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Math Through the Ages: A Gentle History for Teachers and Others, Expanded Edition (Mathematical Association of America Textbooks) Hardcover – December 1, 2003

ISBN-13: 978-0883857366 ISBN-10: 0883857367 Edition: 2nd

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Math Through the Ages: A Gentle History for Teachers and Others, Expanded Edition (Mathematical Association of America Textbooks) + Journey through Genius: The Great Theorems of Mathematics
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Product Details

  • Series: Mathematical Association of America Textbooks
  • Hardcover: 288 pages
  • Publisher: The Mathematical Association of America: Oxton House Publishing; 2 edition (December 2003)
  • Language: English
  • ISBN-10: 0883857367
  • ISBN-13: 978-0883857366
  • Product Dimensions: 9.1 x 5.9 x 0.8 inches
  • Shipping Weight: 12.8 ounces (View shipping rates and policies)
  • Average Customer Review: 4.3 out of 5 stars  See all reviews (16 customer reviews)
  • Amazon Best Sellers Rank: #198,914 in Books (See Top 100 in Books)

Editorial Reviews

Review

'This is a beautiful and important book, a pleasure to read, in which the history recounted fully illuminates the mathematical ideas, and the ideas themselves are superbly explained: a wonderful accomplishment.' Barry Mazur, Harvard University

Book Description

Where did maths come from? Who thought up all those symbols, and why? What's the story behind negative numbers? The sketches here answer these questions and many others in an informal, easygoing style that's accessible to teachers, students, and anyone who is curious about the history of mathematical ideas.

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Customer Reviews

The writing is vibrant and to the point.
Sam Adams
If your interest is in learning a bit more about the history of mathematics, it will also serve you well in that capacity.
Charles Ashbacher
This book is a resource that all high school teachers should have.
W. D. Garraway

Most Helpful Customer Reviews

26 of 26 people found the following review helpful By Charles Ashbacher HALL OF FAMETOP 500 REVIEWERVINE VOICE on February 18, 2004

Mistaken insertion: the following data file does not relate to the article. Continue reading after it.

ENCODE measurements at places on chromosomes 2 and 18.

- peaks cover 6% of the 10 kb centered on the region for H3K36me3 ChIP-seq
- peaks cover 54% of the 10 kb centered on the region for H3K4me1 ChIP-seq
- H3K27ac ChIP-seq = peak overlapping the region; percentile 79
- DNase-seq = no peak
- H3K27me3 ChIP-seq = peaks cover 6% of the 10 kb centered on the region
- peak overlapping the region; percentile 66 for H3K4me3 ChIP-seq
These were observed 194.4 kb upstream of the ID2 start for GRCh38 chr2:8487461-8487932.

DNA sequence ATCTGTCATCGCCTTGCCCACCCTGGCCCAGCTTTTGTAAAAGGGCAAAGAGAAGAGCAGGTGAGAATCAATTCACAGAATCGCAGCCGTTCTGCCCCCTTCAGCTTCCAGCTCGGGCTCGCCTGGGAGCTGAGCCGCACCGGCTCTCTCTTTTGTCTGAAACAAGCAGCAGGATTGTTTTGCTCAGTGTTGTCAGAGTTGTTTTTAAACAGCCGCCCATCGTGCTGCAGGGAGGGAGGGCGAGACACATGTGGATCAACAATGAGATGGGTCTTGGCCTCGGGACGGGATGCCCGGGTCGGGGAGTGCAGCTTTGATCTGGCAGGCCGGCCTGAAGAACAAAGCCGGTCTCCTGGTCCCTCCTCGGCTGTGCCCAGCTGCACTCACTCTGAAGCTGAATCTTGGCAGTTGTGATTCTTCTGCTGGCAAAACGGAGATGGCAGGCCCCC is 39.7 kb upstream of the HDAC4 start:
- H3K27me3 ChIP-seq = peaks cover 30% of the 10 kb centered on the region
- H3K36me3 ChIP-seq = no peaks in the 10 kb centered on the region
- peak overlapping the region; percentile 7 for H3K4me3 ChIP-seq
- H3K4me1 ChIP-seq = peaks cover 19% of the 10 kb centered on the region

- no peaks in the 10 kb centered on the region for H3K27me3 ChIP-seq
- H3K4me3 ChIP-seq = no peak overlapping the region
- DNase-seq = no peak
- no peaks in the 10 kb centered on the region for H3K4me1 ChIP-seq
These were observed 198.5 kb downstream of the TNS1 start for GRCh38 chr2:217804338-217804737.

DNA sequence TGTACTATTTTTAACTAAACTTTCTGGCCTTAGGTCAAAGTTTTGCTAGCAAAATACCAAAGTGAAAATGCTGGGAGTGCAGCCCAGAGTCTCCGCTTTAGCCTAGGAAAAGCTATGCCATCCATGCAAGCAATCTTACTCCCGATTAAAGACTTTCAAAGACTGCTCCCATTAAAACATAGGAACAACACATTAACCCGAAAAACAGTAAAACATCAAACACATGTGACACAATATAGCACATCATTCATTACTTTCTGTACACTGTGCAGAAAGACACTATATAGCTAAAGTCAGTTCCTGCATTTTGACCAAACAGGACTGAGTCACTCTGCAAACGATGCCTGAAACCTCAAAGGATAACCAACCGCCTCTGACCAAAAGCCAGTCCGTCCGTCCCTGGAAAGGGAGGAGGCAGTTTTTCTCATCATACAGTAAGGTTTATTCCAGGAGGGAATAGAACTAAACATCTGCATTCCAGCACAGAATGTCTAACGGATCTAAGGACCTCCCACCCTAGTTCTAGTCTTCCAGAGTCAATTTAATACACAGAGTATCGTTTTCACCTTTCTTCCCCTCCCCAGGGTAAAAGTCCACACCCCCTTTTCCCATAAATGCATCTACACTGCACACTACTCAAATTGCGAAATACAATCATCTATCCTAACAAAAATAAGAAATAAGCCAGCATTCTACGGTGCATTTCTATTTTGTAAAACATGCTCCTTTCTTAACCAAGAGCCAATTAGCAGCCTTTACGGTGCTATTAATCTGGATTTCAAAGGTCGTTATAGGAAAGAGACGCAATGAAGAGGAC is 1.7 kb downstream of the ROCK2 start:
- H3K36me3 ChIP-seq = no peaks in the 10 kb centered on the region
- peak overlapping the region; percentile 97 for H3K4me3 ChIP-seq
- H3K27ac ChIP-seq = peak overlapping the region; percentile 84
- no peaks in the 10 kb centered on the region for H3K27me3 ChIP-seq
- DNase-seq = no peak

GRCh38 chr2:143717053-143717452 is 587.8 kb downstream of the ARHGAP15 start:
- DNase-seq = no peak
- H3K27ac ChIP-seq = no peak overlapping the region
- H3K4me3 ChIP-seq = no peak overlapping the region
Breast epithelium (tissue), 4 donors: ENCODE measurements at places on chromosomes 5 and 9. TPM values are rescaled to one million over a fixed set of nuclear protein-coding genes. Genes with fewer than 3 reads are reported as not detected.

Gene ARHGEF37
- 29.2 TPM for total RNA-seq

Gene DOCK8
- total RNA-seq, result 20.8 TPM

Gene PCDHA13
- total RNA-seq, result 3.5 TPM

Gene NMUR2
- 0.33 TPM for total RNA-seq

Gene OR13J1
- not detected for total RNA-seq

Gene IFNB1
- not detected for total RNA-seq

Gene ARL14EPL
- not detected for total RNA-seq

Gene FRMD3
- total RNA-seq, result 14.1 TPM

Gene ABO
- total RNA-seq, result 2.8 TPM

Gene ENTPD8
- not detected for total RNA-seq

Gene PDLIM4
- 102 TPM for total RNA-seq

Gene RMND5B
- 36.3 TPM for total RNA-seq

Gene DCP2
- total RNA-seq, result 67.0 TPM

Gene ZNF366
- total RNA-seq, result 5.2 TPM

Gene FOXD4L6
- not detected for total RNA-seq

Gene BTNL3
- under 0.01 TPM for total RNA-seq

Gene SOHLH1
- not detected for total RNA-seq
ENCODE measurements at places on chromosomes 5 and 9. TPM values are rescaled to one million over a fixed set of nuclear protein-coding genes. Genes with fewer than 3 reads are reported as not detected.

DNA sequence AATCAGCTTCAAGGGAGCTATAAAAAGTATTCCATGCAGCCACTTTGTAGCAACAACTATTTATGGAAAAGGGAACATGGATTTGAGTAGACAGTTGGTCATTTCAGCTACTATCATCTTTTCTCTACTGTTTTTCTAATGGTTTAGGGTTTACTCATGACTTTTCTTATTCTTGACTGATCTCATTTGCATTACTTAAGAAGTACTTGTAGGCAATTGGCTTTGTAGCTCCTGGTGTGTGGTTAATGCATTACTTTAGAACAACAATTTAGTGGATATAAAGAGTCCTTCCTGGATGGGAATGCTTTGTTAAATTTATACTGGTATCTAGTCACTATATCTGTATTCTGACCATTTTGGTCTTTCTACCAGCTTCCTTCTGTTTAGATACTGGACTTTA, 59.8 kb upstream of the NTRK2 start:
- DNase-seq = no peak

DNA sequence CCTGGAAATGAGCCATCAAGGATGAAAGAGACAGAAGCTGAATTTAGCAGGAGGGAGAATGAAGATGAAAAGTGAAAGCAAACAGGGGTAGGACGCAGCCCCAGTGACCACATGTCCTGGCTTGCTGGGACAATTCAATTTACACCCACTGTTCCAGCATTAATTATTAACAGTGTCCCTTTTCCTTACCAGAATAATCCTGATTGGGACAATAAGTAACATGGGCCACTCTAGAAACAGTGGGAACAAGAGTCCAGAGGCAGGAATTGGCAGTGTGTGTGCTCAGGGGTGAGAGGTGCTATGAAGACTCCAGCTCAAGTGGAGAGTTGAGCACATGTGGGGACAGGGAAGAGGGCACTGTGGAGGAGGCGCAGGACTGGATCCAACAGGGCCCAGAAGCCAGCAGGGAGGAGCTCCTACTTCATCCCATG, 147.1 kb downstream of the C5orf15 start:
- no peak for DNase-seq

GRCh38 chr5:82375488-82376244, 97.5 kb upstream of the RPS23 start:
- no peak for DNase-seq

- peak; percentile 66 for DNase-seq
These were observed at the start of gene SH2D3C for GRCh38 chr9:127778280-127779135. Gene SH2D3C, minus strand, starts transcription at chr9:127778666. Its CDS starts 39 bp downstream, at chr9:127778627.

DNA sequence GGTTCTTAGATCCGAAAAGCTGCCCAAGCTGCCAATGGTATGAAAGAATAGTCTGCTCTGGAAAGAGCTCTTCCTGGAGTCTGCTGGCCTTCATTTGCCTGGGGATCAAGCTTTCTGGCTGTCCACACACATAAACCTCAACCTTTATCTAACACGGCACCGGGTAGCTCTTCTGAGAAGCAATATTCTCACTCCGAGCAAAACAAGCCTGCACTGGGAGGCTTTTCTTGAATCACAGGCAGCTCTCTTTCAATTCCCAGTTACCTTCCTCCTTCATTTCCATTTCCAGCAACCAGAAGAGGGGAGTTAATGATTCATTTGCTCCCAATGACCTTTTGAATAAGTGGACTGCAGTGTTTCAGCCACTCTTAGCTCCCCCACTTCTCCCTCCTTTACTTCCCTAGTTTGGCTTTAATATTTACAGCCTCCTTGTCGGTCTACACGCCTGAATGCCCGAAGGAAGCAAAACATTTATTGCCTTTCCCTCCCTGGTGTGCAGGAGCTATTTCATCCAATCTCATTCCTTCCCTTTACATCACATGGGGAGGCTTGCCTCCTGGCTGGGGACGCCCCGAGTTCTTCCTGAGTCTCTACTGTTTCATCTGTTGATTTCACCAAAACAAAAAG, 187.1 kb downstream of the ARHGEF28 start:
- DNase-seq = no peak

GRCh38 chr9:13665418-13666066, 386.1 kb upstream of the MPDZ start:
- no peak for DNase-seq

Format: Hardcover
As students struggle through their mathematics lessons, it is sometimes helpful for them to understand that the creators of their torment often struggled as well. Furthermore, when we present the polished mathematics of calculus, linear algebra and so forth, educators often forget the long historical road that led to the material that we handle so well. In this excellent book covering the history of mathematics, the authors demonstrate a competency of exposition and a focus on the key points that students and teachers can both appreciate.
It begins with a short and rapid recapitulation of mathematics from the first primitive scratches in the dust to the role of computers in solving problems. After this whirlwind beginning, you are subjected to twenty-five short essays, each about a specific point in mathematical history. By point, I don't mean in time, rather a point as in a position in a discussion. These essays are very well written and each would be excellent fodder for a one-hour class lecture or presentation. Questions for discussion and material for projects are included with each of the short essays. Topics covered in the essays include: the development of the zero, the story of pi, writing fractions, negative numbers, the development of coordinate geometry, complex numbers, Non-Euclidean geometry, probability theory and Boolean algebra.
This is by far the best book I have seen for courses in the history of mathematics. With the essays, problems and ideas for projects, all an instructor needs to do is read, discuss and enjoy. If your interest is in learning a bit more about the history of mathematics, it will also serve you well in that capacity.
Published in the recreational mathematics e-mail newsletter, reprinted with permission.
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21 of 21 people found the following review helpful By Charles Ashbacher HALL OF FAMETOP 500 REVIEWERVINE VOICE on September 29, 2002
Format: Paperback
In my opinion, it is impossible to understand a subject without knowing something about the people who developed it. Like other subjects, a mathematical result rarely springs into existence in a complete form, but is developed in increments, with several people involved in the construction. I am also a firm believer that all undergraduate math majors should be required to take a course in the history of mathematics. With the proper resources, it can be the most enjoyable course in the curriculum, and given the quality of this book, if it is the textbook, then any problems you have in the course are due to other factors.